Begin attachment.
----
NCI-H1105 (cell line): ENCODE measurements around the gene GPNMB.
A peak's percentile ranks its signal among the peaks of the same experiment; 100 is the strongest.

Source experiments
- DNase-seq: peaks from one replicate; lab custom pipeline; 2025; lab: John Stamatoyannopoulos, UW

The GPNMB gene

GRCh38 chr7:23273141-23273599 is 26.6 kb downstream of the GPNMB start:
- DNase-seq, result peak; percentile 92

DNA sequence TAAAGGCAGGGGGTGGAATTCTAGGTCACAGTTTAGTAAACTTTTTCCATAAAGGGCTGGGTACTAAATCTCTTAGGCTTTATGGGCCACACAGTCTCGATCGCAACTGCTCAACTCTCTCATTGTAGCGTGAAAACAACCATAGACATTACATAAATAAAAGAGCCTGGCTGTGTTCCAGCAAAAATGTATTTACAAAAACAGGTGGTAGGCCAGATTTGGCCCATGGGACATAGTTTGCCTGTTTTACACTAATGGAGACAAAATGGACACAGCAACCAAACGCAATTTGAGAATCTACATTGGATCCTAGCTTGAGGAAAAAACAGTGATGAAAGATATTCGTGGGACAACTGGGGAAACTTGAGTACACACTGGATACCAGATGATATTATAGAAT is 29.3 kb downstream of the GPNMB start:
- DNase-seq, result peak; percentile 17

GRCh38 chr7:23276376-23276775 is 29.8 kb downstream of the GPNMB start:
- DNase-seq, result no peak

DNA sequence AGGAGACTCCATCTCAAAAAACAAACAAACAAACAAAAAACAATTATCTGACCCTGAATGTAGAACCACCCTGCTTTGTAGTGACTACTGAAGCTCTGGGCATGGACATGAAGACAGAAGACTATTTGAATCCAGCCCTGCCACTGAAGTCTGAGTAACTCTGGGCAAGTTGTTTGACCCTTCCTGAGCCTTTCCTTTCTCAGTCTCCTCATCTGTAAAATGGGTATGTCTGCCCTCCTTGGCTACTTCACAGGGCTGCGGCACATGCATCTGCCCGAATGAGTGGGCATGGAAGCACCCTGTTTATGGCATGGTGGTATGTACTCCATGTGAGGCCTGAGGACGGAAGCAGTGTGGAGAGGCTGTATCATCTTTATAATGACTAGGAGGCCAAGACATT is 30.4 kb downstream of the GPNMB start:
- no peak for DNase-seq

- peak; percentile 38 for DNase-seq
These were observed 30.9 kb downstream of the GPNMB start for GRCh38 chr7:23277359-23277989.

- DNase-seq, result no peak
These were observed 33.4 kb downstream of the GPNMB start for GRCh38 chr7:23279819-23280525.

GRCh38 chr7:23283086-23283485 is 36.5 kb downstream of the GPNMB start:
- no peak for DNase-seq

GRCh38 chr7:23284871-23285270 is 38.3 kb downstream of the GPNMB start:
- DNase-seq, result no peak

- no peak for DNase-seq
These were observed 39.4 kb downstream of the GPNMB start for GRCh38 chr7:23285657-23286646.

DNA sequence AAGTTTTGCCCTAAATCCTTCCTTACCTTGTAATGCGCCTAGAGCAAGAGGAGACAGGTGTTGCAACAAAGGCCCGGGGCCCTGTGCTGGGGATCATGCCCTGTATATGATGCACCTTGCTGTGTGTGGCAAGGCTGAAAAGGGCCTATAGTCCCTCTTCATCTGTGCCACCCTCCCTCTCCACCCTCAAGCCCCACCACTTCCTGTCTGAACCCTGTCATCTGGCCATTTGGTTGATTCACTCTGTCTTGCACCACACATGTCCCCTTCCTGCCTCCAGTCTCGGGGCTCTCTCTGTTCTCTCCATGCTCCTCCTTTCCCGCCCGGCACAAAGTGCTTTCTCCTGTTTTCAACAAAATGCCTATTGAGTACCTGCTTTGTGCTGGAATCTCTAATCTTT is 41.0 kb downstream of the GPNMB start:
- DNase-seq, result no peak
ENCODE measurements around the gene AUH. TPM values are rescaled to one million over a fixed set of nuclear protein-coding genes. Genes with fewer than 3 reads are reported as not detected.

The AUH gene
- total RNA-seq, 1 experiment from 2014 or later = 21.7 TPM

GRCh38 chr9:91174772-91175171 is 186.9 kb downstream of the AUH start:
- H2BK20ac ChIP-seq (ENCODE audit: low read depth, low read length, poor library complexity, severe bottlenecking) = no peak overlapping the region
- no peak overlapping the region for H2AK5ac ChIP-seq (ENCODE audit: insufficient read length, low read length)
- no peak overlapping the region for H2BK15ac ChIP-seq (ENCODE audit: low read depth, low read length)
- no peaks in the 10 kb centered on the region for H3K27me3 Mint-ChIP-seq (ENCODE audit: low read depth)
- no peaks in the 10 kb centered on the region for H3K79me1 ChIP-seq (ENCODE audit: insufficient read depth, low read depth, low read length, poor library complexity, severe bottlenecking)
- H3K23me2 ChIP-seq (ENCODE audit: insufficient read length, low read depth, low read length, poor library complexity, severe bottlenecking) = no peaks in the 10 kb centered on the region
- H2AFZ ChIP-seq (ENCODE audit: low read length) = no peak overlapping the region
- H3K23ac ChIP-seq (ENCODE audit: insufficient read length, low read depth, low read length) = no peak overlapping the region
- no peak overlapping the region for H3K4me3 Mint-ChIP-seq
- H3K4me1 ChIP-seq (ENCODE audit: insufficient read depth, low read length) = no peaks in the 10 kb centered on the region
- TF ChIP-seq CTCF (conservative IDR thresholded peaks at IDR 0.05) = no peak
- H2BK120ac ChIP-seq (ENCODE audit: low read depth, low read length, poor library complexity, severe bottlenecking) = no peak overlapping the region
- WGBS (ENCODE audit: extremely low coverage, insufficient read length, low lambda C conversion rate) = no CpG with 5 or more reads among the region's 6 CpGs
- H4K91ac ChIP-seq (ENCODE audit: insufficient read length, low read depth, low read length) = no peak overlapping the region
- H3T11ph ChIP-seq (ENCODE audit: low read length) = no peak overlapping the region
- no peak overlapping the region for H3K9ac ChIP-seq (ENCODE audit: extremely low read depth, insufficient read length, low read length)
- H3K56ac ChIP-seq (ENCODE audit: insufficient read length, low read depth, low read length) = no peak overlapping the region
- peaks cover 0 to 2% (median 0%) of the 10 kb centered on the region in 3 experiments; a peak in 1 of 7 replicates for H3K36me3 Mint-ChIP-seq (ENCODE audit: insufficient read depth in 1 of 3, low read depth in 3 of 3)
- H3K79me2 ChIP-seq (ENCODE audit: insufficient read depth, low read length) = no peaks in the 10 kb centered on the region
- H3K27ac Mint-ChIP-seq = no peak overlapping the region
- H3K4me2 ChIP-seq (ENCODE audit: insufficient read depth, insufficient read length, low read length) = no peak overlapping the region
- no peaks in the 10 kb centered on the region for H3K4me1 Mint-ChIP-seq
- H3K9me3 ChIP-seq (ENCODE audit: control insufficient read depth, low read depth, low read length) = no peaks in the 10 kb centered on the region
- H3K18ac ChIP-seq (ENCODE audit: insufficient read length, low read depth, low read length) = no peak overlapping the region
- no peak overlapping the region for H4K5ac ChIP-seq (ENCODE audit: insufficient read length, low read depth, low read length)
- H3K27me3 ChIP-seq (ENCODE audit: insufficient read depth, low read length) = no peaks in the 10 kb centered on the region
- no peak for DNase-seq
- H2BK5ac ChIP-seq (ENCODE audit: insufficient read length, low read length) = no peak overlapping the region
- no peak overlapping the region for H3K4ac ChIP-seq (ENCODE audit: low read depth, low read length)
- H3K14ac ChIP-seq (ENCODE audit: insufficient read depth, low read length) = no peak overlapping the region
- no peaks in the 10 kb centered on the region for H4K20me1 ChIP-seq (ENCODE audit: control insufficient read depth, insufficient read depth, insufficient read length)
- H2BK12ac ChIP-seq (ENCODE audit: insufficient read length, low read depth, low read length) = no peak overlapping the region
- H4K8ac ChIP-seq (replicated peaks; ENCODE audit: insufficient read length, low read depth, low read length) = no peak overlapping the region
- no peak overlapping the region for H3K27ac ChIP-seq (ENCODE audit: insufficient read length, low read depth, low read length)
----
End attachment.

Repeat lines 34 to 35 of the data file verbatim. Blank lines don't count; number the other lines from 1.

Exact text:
- no peaks in the 10 kb centered on the region for H3K79me1 ChIP-seq (ENCODE audit: insufficient read depth, low read depth, low read length, poor library complexity, severe bottlenecking)
- H3K23me2 ChIP-seq (ENCODE audit: insufficient read length, low read depth, low read length, poor library complexity, severe bottlenecking) = no peaks in the 10 kb centered on the region